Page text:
Strauss-Kahn denies 'problems with women' on CNN
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Former IMF chief and prominent French politician Dominique Strauss-Kahn said in an interview with CNN aired Wednesday that he did not have "problems with women" following claims of sexual assault and pimping on both sides of the Atlantic.
Former head of the IMF Dominique Strauss-Kahn gave an exclusive interview aired Wednesday to CNN in which he denied allegations that he had "problems with women" following claims of sexual assault, rape and pimping on both sides of the Atlantic.
The prominent Socialist politician looked likely to be a French presidential candidate when he was arrested in May 2011 after New York City hotel maid Nafissatou Diallo accused him of sexually assaulting her. The criminal charges were later dropped, but Diallo filed a subsequent civil suit that was settled out of court for an undiclosed amount, reportedly in excess of $1.5 million.
In the wake of his New York arrest, a French journalist accused him of assaulting her during a 2002 interview. Accusations of rape and pimping later emerged in a case that became known as the Carlton Affair in France, but he was never convicted.
"I don't think I have any kind of problems with women," Strauss-Kahn told CNN in his first English-language interview since he was forced to resign as head of the International Monetary Fund in the wake of the New York criminal charges.
"I certainly have a problem with understanding that what is expected from a politician of the highest level is different from what can do Mr. Smith in the street," he acknowledged, adding: "I had in mind that I had my private life, and that I could do what I want as long as nobody was hurt or some legal problem appeared."
Strauss-Kahn has long maintained that he had a sexual encounter with Diallo, but that it was consensual.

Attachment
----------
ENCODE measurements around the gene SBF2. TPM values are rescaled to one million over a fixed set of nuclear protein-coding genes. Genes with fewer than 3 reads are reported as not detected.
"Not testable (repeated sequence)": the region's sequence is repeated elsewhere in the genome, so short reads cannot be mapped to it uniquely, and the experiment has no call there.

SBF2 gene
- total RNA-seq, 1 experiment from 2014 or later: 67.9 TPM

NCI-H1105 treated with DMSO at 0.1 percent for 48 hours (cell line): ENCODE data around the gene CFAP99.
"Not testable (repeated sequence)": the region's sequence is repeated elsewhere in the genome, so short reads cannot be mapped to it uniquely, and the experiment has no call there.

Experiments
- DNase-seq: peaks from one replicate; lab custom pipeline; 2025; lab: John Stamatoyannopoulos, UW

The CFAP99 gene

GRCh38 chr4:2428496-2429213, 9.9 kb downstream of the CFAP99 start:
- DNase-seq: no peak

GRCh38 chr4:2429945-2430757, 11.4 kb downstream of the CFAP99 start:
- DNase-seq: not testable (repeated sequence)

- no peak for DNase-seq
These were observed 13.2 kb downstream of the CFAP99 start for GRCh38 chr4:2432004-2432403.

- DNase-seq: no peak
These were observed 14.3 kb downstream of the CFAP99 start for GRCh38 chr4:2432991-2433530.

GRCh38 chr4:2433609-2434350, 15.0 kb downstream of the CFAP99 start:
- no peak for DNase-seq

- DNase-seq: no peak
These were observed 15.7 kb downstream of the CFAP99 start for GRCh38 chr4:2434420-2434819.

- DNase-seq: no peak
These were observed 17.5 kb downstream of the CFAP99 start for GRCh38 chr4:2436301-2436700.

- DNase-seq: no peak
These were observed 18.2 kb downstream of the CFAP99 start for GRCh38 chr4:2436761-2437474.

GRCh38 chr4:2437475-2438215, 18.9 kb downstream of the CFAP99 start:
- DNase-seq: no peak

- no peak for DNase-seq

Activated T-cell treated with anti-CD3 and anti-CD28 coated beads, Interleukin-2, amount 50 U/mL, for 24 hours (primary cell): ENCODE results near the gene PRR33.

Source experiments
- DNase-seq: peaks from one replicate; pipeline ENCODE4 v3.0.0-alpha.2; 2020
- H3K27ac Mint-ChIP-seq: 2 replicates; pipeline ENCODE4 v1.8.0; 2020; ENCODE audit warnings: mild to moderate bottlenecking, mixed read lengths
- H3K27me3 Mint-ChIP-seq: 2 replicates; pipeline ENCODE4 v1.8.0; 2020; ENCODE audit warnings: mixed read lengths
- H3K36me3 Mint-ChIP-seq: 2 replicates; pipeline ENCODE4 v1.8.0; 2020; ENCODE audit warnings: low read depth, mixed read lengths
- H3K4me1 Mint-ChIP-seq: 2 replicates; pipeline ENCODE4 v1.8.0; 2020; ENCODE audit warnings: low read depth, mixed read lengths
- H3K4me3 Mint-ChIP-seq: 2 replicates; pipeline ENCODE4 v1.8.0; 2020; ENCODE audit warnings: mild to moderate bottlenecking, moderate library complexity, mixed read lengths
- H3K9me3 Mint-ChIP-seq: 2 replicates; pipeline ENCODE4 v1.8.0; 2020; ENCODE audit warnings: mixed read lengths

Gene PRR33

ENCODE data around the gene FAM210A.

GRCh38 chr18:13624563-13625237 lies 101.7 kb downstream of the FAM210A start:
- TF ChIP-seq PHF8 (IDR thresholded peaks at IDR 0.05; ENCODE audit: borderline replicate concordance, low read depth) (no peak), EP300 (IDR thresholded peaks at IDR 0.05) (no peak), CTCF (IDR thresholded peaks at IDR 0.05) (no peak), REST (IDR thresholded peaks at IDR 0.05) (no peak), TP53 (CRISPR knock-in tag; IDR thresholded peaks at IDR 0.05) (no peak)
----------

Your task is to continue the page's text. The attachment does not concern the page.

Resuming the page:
"Something happened [in the New York hotel] which is a private thing, and I still think that what happened in the room is a private thing, unless the prosecutors find something to tell you that you are going to be charged for something and they have proof of that," he said.
In the wake of his arrest, he said he was angry and confused.
"I was just understanding that something was going on that I did not control," he told CNN.
Strauss-Kahn, or DSK as he is known in France, was married to journalist Anne Sinclair at the time the New York allegations surfaced but the couple later separated.
Advised to settle out of court
Strauss-Kahn said he had been willing to go to trial in the civil case brought by DIallo, but was advised by his lawyers not to do so.
"My lawyers told me, 'OK, it's gonna take four years, and it will cost you more in legal fees than you will have to pay even if you win, so you'd better pay [her] off.' So I decided to settle and go on with my life," he said.
Strauss-Kahn also criticised the US practice of allowing a suspect to be filmed in handcuffs by TV cameras before the accused ever faces trial in a so-called "perp walk", saying it violates the notion of innocent until proven guilty.
"I think it is a terrible thing, frankly..." he said. "The problem is that it's a moment where in all European, American society you are supposed to be innocent; you are supposed to be innocent until you are convicted."
He said the practise treats the accused "as if you were a criminal – at the moment where nobody knows if it is true or not".
(FRANCE 24 with wires)
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